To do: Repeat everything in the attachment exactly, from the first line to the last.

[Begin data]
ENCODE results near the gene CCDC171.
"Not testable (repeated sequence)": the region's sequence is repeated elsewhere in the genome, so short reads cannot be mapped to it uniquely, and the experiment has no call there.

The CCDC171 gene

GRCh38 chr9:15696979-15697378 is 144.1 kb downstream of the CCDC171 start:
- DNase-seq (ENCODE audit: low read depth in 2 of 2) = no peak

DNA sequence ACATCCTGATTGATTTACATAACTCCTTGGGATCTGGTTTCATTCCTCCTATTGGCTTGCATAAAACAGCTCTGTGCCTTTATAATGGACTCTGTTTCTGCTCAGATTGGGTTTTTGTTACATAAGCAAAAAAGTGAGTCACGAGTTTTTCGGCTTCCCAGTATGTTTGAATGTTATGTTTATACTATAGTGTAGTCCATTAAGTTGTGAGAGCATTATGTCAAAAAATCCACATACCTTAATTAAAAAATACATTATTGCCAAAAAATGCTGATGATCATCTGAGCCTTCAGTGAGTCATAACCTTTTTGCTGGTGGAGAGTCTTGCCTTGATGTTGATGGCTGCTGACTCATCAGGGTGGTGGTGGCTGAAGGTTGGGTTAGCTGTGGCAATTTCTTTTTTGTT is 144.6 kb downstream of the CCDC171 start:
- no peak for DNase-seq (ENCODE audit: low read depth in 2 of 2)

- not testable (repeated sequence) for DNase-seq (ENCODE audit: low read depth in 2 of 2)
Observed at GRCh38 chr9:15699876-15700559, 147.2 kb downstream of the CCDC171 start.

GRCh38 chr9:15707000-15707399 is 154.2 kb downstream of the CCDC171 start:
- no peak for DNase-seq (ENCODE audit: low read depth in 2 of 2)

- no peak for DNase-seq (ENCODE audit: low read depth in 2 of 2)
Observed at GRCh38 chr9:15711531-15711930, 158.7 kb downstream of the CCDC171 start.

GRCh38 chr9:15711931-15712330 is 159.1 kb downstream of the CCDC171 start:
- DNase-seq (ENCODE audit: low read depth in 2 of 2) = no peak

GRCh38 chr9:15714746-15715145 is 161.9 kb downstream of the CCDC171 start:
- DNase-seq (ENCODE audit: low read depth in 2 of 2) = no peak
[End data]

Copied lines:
ENCODE results near the gene CCDC171.
"Not testable (repeated sequence)": the region's sequence is repeated elsewhere in the genome, so short reads cannot be mapped to it uniquely, and the experiment has no call there.

The CCDC171 gene

GRCh38 chr9:15696979-15697378 is 144.1 kb downstream of the CCDC171 start:
- DNase-seq (ENCODE audit: low read depth in 2 of 2) = no peak

DNA sequence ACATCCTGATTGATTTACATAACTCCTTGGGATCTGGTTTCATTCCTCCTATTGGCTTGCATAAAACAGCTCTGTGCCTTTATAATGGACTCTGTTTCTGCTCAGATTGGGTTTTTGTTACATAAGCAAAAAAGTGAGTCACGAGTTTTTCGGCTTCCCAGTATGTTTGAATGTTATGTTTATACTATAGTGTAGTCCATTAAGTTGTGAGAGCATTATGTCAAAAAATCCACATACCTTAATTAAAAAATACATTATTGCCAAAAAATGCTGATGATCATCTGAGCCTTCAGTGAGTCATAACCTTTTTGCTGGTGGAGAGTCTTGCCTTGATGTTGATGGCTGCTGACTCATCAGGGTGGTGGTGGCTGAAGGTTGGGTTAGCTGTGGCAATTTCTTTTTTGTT is 144.6 kb downstream of the CCDC171 start:
- no peak for DNase-seq (ENCODE audit: low read depth in 2 of 2)

- not testable (repeated sequence) for DNase-seq (ENCODE audit: low read depth in 2 of 2)
Observed at GRCh38 chr9:15699876-15700559, 147.2 kb downstream of the CCDC171 start.

GRCh38 chr9:15707000-15707399 is 154.2 kb downstream of the CCDC171 start:
- no peak for DNase-seq (ENCODE audit: low read depth in 2 of 2)

- no peak for DNase-seq (ENCODE audit: low read depth in 2 of 2)
Observed at GRCh38 chr9:15711531-15711930, 158.7 kb downstream of the CCDC171 start.

GRCh38 chr9:15711931-15712330 is 159.1 kb downstream of the CCDC171 start:
- DNase-seq (ENCODE audit: low read depth in 2 of 2) = no peak

GRCh38 chr9:15714746-15715145 is 161.9 kb downstream of the CCDC171 start:
- DNase-seq (ENCODE audit: low read depth in 2 of 2) = no peak